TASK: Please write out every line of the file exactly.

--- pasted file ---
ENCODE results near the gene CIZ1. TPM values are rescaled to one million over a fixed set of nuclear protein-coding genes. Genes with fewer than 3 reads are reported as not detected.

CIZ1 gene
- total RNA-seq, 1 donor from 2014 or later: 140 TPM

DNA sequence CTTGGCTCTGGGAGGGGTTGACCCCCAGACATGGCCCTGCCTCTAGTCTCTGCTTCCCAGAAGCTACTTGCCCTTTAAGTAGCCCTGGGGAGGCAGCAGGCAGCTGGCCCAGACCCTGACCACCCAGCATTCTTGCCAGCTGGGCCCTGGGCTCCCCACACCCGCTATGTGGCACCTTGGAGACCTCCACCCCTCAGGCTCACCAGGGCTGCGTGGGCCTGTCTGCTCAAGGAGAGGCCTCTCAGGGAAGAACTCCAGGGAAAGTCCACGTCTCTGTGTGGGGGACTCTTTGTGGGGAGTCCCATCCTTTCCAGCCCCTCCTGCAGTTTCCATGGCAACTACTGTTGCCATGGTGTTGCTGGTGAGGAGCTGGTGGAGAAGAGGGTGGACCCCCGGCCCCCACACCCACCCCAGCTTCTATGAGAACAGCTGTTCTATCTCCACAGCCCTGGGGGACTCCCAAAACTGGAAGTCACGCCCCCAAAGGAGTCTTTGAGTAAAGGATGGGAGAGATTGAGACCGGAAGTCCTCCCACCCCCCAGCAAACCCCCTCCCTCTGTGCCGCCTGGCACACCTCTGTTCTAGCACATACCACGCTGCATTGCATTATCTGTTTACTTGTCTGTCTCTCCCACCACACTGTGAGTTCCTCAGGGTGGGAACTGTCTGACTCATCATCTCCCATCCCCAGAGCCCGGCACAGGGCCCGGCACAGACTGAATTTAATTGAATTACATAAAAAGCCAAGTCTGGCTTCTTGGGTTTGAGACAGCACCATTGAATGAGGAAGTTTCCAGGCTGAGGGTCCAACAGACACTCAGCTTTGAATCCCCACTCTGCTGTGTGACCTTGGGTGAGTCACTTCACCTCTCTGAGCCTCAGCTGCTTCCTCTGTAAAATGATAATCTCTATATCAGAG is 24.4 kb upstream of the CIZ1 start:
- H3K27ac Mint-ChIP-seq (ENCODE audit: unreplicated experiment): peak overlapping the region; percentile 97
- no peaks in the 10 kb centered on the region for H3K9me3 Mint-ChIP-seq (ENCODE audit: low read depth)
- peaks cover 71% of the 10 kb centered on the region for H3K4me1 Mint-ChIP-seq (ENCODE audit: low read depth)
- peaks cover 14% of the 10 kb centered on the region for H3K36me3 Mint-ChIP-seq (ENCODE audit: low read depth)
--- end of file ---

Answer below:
ENCODE results near the gene CIZ1. TPM values are rescaled to one million over a fixed set of nuclear protein-coding genes. Genes with fewer than 3 reads are reported as not detected.

CIZ1 gene
- total RNA-seq, 1 donor from 2014 or later: 140 TPM

DNA sequence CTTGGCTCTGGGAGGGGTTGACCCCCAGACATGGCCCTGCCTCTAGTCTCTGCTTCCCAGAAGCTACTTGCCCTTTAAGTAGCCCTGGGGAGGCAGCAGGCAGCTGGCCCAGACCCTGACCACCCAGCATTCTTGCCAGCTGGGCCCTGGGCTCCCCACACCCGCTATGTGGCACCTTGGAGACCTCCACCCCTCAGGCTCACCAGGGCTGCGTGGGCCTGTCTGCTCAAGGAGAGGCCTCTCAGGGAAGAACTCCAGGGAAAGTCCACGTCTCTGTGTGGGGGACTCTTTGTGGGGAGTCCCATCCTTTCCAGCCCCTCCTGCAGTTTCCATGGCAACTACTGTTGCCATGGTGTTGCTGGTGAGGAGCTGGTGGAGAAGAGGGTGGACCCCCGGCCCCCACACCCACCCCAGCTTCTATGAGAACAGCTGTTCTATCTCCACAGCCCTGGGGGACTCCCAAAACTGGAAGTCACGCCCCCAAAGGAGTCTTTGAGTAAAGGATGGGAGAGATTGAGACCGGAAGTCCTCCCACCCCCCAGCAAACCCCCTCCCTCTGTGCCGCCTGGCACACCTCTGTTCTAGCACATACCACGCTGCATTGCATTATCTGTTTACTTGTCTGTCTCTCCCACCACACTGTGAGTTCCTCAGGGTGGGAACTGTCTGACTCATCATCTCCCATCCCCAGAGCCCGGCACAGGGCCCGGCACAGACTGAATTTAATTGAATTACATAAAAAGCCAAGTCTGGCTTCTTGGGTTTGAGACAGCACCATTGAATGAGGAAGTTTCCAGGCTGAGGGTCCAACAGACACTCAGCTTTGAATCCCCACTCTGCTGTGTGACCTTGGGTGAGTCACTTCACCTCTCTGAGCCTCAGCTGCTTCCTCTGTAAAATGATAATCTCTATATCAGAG is 24.4 kb upstream of the CIZ1 start:
- H3K27ac Mint-ChIP-seq (ENCODE audit: unreplicated experiment): peak overlapping the region; percentile 97
- no peaks in the 10 kb centered on the region for H3K9me3 Mint-ChIP-seq (ENCODE audit: low read depth)
- peaks cover 71% of the 10 kb centered on the region for H3K4me1 Mint-ChIP-seq (ENCODE audit: low read depth)
- peaks cover 14% of the 10 kb centered on the region for H3K36me3 Mint-ChIP-seq (ENCODE audit: low read depth)